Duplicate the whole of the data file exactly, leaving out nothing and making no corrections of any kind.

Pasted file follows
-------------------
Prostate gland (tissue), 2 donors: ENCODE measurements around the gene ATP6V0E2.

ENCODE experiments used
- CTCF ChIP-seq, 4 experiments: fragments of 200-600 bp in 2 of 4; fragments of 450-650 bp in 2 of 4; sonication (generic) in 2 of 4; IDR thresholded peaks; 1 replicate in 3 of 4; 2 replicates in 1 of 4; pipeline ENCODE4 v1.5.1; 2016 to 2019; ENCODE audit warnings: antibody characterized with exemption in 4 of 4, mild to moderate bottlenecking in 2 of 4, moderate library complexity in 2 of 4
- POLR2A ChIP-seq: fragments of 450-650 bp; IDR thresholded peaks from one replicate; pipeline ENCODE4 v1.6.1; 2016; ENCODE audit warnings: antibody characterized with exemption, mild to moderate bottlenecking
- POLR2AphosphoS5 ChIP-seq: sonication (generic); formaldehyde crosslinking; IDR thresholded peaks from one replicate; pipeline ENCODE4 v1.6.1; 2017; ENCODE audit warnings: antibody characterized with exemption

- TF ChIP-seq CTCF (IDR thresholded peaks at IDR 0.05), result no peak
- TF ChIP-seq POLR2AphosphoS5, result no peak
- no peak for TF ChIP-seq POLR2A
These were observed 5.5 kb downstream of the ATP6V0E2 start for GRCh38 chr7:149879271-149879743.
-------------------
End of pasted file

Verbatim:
Prostate gland (tissue), 2 donors: ENCODE measurements around the gene ATP6V0E2.

ENCODE experiments used
- CTCF ChIP-seq, 4 experiments: fragments of 200-600 bp in 2 of 4; fragments of 450-650 bp in 2 of 4; sonication (generic) in 2 of 4; IDR thresholded peaks; 1 replicate in 3 of 4; 2 replicates in 1 of 4; pipeline ENCODE4 v1.5.1; 2016 to 2019; ENCODE audit warnings: antibody characterized with exemption in 4 of 4, mild to moderate bottlenecking in 2 of 4, moderate library complexity in 2 of 4
- POLR2A ChIP-seq: fragments of 450-650 bp; IDR thresholded peaks from one replicate; pipeline ENCODE4 v1.6.1; 2016; ENCODE audit warnings: antibody characterized with exemption, mild to moderate bottlenecking
- POLR2AphosphoS5 ChIP-seq: sonication (generic); formaldehyde crosslinking; IDR thresholded peaks from one replicate; pipeline ENCODE4 v1.6.1; 2017; ENCODE audit warnings: antibody characterized with exemption

- TF ChIP-seq CTCF (IDR thresholded peaks at IDR 0.05), result no peak
- TF ChIP-seq POLR2AphosphoS5, result no peak
- no peak for TF ChIP-seq POLR2A
These were observed 5.5 kb downstream of the ATP6V0E2 start for GRCh38 chr7:149879271-149879743.